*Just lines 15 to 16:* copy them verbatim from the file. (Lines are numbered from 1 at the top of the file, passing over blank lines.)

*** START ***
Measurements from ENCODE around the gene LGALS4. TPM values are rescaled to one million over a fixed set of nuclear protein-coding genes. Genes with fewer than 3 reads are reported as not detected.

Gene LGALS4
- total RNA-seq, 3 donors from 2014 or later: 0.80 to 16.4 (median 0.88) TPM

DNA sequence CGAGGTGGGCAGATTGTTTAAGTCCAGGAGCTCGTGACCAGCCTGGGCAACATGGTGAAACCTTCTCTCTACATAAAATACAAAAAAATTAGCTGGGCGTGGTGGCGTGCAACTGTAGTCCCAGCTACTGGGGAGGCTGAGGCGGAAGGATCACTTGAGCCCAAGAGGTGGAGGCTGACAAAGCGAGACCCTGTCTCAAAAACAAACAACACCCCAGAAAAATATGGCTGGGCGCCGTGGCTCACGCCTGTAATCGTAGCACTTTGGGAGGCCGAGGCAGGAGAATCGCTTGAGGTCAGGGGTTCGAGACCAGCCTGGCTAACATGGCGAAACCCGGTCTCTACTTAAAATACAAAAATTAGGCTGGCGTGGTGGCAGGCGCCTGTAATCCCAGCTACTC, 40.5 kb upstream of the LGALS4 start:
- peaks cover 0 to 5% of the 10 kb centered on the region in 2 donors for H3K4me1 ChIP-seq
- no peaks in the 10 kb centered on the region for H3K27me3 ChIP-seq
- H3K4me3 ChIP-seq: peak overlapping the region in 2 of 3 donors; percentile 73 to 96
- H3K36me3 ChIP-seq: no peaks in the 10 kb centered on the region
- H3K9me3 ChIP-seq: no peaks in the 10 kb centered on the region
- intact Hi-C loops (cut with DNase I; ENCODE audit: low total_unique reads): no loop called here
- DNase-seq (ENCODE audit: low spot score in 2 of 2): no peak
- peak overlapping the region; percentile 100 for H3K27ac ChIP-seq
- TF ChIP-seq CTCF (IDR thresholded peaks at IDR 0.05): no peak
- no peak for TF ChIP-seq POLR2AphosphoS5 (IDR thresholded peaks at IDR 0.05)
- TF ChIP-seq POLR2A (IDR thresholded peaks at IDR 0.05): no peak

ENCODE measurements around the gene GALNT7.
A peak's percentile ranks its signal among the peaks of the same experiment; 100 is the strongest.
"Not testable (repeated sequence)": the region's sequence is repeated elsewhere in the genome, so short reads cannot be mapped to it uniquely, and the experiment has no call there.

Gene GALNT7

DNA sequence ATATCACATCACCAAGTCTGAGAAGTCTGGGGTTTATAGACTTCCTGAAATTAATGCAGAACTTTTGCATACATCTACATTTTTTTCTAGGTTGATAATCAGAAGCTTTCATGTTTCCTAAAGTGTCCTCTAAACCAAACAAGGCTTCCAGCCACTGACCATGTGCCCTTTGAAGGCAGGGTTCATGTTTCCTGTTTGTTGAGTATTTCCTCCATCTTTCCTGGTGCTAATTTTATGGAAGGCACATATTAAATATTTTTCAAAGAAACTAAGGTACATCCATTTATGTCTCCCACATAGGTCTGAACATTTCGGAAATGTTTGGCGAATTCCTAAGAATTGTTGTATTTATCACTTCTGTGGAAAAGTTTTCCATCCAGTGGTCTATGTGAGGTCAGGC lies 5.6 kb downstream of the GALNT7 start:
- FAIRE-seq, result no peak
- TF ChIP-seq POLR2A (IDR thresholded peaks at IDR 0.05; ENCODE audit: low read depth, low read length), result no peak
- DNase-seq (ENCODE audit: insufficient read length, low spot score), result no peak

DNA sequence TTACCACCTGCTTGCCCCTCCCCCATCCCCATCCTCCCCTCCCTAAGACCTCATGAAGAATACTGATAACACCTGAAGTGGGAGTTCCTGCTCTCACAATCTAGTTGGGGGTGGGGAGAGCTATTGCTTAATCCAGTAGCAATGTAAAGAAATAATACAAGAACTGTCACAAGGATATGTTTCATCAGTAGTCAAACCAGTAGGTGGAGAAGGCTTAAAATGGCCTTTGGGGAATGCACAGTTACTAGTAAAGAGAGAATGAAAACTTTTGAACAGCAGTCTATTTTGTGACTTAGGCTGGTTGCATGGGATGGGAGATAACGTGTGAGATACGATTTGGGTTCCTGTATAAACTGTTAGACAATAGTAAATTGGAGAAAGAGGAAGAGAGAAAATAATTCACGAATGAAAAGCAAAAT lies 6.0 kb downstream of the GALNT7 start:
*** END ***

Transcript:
- TF ChIP-seq POLR2A (IDR thresholded peaks at IDR 0.05): no peak

ENCODE measurements around the gene GALNT7.